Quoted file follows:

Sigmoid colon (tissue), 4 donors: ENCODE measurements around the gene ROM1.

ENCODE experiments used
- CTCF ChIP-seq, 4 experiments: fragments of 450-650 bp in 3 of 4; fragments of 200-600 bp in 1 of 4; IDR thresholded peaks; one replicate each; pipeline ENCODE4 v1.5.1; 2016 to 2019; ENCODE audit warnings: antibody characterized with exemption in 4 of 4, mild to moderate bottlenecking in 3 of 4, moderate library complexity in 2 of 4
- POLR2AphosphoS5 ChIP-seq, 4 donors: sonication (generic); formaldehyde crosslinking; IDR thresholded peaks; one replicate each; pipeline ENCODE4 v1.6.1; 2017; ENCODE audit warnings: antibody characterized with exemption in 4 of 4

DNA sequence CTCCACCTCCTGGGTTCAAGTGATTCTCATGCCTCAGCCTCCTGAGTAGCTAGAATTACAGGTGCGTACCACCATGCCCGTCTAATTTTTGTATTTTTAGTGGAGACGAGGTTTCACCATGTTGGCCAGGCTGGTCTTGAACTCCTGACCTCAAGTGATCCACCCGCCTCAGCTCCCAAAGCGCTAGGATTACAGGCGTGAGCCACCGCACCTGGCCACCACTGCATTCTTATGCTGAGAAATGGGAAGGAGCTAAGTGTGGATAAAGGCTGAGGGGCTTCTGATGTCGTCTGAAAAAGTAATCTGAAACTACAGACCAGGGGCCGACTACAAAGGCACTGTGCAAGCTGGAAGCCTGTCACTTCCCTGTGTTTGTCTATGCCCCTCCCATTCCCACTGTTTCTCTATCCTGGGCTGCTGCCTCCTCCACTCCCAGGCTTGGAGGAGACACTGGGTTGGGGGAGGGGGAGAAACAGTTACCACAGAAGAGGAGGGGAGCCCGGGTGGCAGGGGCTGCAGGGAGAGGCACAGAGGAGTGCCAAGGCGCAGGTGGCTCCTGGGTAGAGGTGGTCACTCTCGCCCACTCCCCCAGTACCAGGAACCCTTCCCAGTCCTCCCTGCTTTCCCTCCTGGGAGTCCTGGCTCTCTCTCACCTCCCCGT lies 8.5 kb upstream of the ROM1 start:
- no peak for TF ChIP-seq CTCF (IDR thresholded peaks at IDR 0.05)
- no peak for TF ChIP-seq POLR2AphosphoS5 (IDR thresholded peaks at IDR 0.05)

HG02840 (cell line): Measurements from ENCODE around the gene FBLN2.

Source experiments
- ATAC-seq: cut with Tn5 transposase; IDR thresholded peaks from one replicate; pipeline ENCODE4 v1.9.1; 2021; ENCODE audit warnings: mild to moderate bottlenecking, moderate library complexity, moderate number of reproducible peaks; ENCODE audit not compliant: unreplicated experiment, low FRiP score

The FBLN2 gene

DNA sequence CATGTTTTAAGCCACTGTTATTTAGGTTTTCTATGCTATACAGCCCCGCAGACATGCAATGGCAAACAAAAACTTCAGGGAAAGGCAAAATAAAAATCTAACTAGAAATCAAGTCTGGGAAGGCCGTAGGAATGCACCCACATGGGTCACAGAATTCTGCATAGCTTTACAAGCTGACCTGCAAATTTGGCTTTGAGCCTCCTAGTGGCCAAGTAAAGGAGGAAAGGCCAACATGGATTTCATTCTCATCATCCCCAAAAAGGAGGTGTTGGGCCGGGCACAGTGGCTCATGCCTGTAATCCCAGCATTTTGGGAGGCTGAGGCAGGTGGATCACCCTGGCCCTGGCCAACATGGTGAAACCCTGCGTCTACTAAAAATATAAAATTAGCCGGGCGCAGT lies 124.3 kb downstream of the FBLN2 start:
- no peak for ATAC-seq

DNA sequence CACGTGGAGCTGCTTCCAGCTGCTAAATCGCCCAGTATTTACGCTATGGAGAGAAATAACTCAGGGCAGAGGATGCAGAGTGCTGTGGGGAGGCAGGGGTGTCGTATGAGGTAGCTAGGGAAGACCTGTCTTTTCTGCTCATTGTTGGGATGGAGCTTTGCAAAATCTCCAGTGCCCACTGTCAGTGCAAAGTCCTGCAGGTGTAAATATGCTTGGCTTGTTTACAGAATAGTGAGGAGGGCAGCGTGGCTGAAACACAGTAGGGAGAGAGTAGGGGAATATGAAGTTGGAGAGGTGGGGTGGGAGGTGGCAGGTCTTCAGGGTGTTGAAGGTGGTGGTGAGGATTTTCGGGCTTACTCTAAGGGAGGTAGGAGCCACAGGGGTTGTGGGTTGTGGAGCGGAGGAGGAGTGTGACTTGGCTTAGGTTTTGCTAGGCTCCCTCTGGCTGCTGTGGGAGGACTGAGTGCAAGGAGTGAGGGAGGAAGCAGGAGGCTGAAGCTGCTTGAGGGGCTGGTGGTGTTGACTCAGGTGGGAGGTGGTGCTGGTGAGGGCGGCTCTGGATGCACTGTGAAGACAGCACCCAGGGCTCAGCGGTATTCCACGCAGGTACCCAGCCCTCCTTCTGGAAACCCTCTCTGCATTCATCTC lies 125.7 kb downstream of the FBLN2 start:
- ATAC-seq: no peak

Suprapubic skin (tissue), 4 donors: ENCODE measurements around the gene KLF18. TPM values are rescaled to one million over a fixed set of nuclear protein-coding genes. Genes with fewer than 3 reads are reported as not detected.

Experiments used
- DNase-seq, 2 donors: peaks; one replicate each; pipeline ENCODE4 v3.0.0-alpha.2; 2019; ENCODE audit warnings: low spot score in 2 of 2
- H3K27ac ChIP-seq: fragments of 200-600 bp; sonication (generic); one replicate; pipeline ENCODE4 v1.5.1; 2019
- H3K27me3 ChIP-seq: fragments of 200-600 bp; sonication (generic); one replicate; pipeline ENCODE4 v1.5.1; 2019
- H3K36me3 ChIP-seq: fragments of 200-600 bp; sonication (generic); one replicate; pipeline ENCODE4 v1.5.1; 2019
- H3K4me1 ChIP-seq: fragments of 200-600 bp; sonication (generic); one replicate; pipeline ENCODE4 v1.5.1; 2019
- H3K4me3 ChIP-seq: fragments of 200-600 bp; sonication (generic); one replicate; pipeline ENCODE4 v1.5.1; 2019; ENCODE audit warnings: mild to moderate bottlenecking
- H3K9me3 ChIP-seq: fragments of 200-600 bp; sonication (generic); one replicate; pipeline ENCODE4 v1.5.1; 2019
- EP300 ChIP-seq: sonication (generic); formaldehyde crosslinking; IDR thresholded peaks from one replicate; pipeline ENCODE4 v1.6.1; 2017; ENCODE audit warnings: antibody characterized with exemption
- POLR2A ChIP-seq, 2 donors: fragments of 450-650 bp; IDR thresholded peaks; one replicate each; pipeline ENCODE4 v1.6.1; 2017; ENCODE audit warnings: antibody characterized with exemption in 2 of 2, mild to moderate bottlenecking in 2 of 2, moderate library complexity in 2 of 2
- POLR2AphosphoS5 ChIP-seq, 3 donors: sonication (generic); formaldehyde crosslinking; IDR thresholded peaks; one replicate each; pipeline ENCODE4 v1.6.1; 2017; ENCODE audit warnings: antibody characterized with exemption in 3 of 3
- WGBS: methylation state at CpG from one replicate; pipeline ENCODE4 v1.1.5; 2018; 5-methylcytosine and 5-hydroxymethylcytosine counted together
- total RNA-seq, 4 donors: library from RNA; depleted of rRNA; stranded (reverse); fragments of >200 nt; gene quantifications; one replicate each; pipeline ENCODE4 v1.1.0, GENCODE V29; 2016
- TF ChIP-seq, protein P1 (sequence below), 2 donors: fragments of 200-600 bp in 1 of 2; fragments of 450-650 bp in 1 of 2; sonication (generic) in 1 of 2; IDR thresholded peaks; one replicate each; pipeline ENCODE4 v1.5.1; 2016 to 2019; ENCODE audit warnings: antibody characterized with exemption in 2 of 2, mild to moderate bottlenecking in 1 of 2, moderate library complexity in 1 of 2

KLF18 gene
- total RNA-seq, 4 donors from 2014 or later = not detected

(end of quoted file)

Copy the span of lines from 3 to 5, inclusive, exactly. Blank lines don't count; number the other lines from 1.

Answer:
- CTCF ChIP-seq, 4 experiments: fragments of 450-650 bp in 3 of 4; fragments of 200-600 bp in 1 of 4; IDR thresholded peaks; one replicate each; pipeline ENCODE4 v1.5.1; 2016 to 2019; ENCODE audit warnings: antibody characterized with exemption in 4 of 4, mild to moderate bottlenecking in 3 of 4, moderate library complexity in 2 of 4
- POLR2AphosphoS5 ChIP-seq, 4 donors: sonication (generic); formaldehyde crosslinking; IDR thresholded peaks; one replicate each; pipeline ENCODE4 v1.6.1; 2017; ENCODE audit warnings: antibody characterized with exemption in 4 of 4

DNA sequence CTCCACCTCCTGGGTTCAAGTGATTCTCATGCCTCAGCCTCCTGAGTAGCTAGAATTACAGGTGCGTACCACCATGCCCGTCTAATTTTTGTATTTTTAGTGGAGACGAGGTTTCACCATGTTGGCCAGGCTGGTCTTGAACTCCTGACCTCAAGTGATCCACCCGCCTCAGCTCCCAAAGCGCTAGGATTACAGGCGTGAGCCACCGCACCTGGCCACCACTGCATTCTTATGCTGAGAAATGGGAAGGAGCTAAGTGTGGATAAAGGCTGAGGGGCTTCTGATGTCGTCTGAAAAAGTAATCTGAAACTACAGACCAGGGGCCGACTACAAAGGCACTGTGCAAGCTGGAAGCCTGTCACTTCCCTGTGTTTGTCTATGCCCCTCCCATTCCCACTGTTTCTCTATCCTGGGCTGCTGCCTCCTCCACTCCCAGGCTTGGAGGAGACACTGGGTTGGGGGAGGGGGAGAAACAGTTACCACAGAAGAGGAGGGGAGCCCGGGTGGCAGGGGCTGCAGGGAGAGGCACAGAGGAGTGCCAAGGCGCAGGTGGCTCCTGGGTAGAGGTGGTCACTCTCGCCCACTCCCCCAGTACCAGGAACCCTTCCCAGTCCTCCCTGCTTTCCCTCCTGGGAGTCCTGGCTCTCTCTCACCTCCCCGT lies 8.5 kb upstream of the ROM1 start: